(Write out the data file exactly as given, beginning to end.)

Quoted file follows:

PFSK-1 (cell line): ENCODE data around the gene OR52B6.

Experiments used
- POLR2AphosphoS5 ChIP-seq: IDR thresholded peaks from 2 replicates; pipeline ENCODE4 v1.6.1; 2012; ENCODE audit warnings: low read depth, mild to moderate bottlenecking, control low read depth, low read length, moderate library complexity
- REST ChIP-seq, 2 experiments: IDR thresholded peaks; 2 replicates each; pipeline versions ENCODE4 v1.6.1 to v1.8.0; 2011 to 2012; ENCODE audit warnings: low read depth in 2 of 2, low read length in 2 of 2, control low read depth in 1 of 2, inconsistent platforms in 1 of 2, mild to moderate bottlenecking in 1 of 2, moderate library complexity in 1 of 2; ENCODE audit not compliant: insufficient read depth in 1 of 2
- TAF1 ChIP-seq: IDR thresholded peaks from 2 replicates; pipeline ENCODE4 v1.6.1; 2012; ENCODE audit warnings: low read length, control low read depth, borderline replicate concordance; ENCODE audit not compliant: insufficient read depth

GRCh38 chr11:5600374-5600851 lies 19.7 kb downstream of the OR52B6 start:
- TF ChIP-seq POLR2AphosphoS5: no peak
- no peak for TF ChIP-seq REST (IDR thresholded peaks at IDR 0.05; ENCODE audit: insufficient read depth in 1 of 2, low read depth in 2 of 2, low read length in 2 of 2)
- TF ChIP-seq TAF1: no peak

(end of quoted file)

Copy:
PFSK-1 (cell line): ENCODE data around the gene OR52B6.

Experiments used
- POLR2AphosphoS5 ChIP-seq: IDR thresholded peaks from 2 replicates; pipeline ENCODE4 v1.6.1; 2012; ENCODE audit warnings: low read depth, mild to moderate bottlenecking, control low read depth, low read length, moderate library complexity
- REST ChIP-seq, 2 experiments: IDR thresholded peaks; 2 replicates each; pipeline versions ENCODE4 v1.6.1 to v1.8.0; 2011 to 2012; ENCODE audit warnings: low read depth in 2 of 2, low read length in 2 of 2, control low read depth in 1 of 2, inconsistent platforms in 1 of 2, mild to moderate bottlenecking in 1 of 2, moderate library complexity in 1 of 2; ENCODE audit not compliant: insufficient read depth in 1 of 2
- TAF1 ChIP-seq: IDR thresholded peaks from 2 replicates; pipeline ENCODE4 v1.6.1; 2012; ENCODE audit warnings: low read length, control low read depth, borderline replicate concordance; ENCODE audit not compliant: insufficient read depth

GRCh38 chr11:5600374-5600851 lies 19.7 kb downstream of the OR52B6 start:
- TF ChIP-seq POLR2AphosphoS5: no peak
- no peak for TF ChIP-seq REST (IDR thresholded peaks at IDR 0.05; ENCODE audit: insufficient read depth in 1 of 2, low read depth in 2 of 2, low read length in 2 of 2)
- TF ChIP-seq TAF1: no peak